Lawrence Garbuz, the 50-year-old lawyer who was dubbed the coronavirus “patient zero” in New Rochelle, New York, has been released from the hospital.
New York Governor Andrew Cuomo shared the news during a briefing on the coronavirus outbreak Sunday.
“By the way, the patient zero … in Westchester, New Rochelle, who was very sick, he’s actually gone home,” Cuomo, 62, said. “He’s out of the hospital.”
Garbuz tested positive for COVID-19 on March 2, according to The New York Times. After over two weeks on a ventilator in a medically induced coma, Garbuz regained consciousness at a New York City hospital and was able to breathe on his own again.
After Garbuz’s diagnosis, Gov. Cuomo declared a “containment zone” a mile around Garbuz’s synagogue, Temple Young Israel, in order to help contain the spread.
However, the number of cases in the city spread, with many of the people having been in contact with Garbuz. His entire family also tested positive as well.
On March 18, Garbuz’s wife, Adina, shared on her Facebook page that he had finally woken up.
“Lawrence is awake and alert and seems to be on the road to full recovery,” Adina said. “He still has healing to do but is on a very good trajectory. I would have waited longer to share but since so many of you have been on this journey with me, my family and my community asking and waiting to hear, I felt I could not hold off any longer.”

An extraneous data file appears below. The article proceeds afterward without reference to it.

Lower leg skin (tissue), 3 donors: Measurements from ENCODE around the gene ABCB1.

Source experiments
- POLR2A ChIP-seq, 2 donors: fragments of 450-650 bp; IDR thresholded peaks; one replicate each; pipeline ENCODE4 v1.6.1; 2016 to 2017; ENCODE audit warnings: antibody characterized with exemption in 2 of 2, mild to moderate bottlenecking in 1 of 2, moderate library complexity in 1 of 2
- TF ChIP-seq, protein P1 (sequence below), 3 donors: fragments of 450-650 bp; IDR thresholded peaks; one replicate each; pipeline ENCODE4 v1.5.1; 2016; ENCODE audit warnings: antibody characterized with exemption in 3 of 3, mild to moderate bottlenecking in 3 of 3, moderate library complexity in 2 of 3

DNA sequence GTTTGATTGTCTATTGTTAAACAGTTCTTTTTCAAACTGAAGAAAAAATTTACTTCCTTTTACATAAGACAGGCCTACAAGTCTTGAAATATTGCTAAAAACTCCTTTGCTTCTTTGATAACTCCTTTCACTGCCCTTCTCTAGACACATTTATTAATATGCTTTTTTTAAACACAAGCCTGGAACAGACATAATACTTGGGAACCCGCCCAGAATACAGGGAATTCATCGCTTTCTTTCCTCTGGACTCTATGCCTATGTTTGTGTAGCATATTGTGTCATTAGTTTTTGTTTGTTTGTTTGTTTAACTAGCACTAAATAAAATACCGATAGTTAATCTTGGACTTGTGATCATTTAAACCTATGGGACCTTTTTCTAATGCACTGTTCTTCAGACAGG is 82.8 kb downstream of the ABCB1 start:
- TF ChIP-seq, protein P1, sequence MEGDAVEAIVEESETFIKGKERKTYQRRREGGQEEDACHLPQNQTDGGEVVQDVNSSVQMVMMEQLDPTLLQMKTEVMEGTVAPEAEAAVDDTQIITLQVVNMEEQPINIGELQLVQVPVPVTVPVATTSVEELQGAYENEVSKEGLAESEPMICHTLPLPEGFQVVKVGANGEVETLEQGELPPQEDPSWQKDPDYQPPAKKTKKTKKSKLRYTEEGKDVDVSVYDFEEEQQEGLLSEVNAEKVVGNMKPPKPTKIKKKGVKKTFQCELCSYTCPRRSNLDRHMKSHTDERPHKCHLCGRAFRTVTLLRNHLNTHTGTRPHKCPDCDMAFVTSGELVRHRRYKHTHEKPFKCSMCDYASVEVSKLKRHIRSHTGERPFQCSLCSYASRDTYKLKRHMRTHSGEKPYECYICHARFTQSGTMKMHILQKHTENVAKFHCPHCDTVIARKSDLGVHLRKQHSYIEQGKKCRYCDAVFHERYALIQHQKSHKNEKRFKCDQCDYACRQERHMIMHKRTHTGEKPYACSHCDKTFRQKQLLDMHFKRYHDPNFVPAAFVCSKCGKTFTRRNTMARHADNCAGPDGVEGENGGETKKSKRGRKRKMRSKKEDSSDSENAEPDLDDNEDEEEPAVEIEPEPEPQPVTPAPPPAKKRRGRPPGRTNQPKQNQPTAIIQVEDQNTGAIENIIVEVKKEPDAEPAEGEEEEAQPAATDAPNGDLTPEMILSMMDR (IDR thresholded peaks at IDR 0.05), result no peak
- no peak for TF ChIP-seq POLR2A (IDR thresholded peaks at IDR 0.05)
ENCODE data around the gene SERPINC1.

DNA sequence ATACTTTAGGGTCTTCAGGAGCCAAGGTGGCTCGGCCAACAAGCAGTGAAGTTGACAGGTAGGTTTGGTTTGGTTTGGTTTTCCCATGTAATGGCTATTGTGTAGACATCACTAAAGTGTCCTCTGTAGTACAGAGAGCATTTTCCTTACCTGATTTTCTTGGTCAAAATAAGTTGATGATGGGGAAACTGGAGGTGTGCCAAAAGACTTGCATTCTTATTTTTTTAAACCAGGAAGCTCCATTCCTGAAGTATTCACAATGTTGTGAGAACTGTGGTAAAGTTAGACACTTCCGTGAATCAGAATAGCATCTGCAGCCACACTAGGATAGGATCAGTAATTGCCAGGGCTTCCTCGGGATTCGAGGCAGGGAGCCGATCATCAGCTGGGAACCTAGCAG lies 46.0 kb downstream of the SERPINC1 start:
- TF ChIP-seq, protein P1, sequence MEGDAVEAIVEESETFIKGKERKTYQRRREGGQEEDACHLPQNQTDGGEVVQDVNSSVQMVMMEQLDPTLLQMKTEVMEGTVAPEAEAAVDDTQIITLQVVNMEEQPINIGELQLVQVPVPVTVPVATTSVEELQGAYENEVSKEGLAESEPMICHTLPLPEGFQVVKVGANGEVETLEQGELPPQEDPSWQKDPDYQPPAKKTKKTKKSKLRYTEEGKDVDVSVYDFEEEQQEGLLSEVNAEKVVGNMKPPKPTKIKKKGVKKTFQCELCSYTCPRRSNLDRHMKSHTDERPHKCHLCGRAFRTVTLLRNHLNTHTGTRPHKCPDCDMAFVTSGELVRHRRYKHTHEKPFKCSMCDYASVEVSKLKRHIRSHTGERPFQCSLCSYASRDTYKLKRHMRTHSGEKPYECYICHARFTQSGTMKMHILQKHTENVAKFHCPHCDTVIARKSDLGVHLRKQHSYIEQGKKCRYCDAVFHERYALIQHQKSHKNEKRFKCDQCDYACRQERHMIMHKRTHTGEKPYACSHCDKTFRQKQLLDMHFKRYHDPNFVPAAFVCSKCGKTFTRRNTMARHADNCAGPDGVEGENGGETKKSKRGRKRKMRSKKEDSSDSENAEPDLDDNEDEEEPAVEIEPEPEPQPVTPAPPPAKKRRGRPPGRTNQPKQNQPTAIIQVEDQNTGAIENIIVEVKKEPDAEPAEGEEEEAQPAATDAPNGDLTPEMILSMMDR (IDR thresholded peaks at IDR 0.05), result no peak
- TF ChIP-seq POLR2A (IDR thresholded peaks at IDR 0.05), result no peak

“For us, a most torturous part was knowing he was waking up confused and disoriented and with no loved one by his side,” Adina added, saying that the situation was “heartbreaking.”
“But he has been brave and we were lucky that we could Facetime with him, which made an awful thing somewhat easier,” she said. “As saddened as I was, there was no one to blame but coronavirus.”
New York currently has at least 59,568 confirmed cases COVID-19 as of Monday morning, the most of any state in the country, while at least 965 people in the state have died from the virus.
As information about the coronavirus pandemic rapidly changes, PEOPLE is committed to providing the most recent data in our coverage. Some of the information in this story may have changed after publication. For the latest on COVID-19, readers are encouraged to use online resources from CDC, WHO, and local public health departments and visit our coronavirus hub.
Source: Read Full Article